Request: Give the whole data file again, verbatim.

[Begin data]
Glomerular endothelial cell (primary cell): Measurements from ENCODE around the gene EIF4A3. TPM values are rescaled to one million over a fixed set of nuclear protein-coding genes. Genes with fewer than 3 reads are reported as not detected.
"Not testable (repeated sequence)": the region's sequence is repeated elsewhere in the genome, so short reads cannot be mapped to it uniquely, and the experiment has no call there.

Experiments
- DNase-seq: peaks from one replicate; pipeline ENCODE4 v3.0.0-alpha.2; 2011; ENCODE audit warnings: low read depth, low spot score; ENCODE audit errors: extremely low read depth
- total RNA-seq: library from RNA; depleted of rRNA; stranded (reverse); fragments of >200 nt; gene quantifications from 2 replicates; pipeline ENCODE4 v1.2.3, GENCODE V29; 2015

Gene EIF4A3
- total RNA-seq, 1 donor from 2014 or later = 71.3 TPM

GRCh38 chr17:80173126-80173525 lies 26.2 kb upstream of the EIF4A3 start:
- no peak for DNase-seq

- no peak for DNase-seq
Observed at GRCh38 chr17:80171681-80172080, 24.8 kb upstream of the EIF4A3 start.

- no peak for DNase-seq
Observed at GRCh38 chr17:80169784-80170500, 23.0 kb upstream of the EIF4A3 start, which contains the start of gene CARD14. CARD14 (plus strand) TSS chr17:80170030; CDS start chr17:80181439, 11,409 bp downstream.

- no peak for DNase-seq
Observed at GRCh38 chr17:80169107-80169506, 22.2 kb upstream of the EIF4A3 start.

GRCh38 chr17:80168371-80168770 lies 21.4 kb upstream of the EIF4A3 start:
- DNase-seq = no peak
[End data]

Glomerular endothelial cell (primary cell): Measurements from ENCODE around the gene EIF4A3. TPM values are rescaled to one million over a fixed set of nuclear protein-coding genes. Genes with fewer than 3 reads are reported as not detected.
"Not testable (repeated sequence)": the region's sequence is repeated elsewhere in the genome, so short reads cannot be mapped to it uniquely, and the experiment has no call there.

Experiments
- DNase-seq: peaks from one replicate; pipeline ENCODE4 v3.0.0-alpha.2; 2011; ENCODE audit warnings: low read depth, low spot score; ENCODE audit errors: extremely low read depth
- total RNA-seq: library from RNA; depleted of rRNA; stranded (reverse); fragments of >200 nt; gene quantifications from 2 replicates; pipeline ENCODE4 v1.2.3, GENCODE V29; 2015

Gene EIF4A3
- total RNA-seq, 1 donor from 2014 or later = 71.3 TPM

GRCh38 chr17:80173126-80173525 lies 26.2 kb upstream of the EIF4A3 start:
- no peak for DNase-seq

- no peak for DNase-seq
Observed at GRCh38 chr17:80171681-80172080, 24.8 kb upstream of the EIF4A3 start.

- no peak for DNase-seq
Observed at GRCh38 chr17:80169784-80170500, 23.0 kb upstream of the EIF4A3 start, which contains the start of gene CARD14. CARD14 (plus strand) TSS chr17:80170030; CDS start chr17:80181439, 11,409 bp downstream.

- no peak for DNase-seq
Observed at GRCh38 chr17:80169107-80169506, 22.2 kb upstream of the EIF4A3 start.

GRCh38 chr17:80168371-80168770 lies 21.4 kb upstream of the EIF4A3 start:
- DNase-seq = no peak